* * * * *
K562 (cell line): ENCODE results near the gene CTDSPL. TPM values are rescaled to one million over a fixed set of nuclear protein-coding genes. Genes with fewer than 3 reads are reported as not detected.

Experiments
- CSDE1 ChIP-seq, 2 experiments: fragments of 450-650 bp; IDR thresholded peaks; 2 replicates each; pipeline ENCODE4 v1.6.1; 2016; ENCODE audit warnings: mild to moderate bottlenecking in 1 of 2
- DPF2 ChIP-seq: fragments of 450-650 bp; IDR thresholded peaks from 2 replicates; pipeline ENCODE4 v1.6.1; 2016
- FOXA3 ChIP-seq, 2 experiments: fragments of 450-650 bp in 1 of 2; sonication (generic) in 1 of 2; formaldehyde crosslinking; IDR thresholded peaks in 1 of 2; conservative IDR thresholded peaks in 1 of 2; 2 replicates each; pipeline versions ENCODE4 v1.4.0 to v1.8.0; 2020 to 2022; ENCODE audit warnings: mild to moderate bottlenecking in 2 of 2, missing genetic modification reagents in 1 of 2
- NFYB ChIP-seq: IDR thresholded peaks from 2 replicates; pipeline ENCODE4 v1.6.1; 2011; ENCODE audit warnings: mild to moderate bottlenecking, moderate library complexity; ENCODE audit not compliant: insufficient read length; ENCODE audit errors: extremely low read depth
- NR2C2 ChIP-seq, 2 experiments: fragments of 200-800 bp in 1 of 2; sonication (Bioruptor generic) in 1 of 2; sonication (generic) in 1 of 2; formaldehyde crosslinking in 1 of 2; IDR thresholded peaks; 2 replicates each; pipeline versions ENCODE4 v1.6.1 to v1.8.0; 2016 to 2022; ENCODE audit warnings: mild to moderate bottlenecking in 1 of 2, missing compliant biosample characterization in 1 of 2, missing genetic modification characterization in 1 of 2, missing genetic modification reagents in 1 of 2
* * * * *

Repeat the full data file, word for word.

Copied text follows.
K562 (cell line): ENCODE results near the gene CTDSPL. TPM values are rescaled to one million over a fixed set of nuclear protein-coding genes. Genes with fewer than 3 reads are reported as not detected.

Experiments
- CSDE1 ChIP-seq, 2 experiments: fragments of 450-650 bp; IDR thresholded peaks; 2 replicates each; pipeline ENCODE4 v1.6.1; 2016; ENCODE audit warnings: mild to moderate bottlenecking in 1 of 2
- DPF2 ChIP-seq: fragments of 450-650 bp; IDR thresholded peaks from 2 replicates; pipeline ENCODE4 v1.6.1; 2016
- FOXA3 ChIP-seq, 2 experiments: fragments of 450-650 bp in 1 of 2; sonication (generic) in 1 of 2; formaldehyde crosslinking; IDR thresholded peaks in 1 of 2; conservative IDR thresholded peaks in 1 of 2; 2 replicates each; pipeline versions ENCODE4 v1.4.0 to v1.8.0; 2020 to 2022; ENCODE audit warnings: mild to moderate bottlenecking in 2 of 2, missing genetic modification reagents in 1 of 2
- NFYB ChIP-seq: IDR thresholded peaks from 2 replicates; pipeline ENCODE4 v1.6.1; 2011; ENCODE audit warnings: mild to moderate bottlenecking, moderate library complexity; ENCODE audit not compliant: insufficient read length; ENCODE audit errors: extremely low read depth
- NR2C2 ChIP-seq, 2 experiments: fragments of 200-800 bp in 1 of 2; sonication (Bioruptor generic) in 1 of 2; sonication (generic) in 1 of 2; formaldehyde crosslinking in 1 of 2; IDR thresholded peaks; 2 replicates each; pipeline versions ENCODE4 v1.6.1 to v1.8.0; 2016 to 2022; ENCODE audit warnings: mild to moderate bottlenecking in 1 of 2, missing compliant biosample characterization in 1 of 2, missing genetic modification characterization in 1 of 2, missing genetic modification reagents in 1 of 2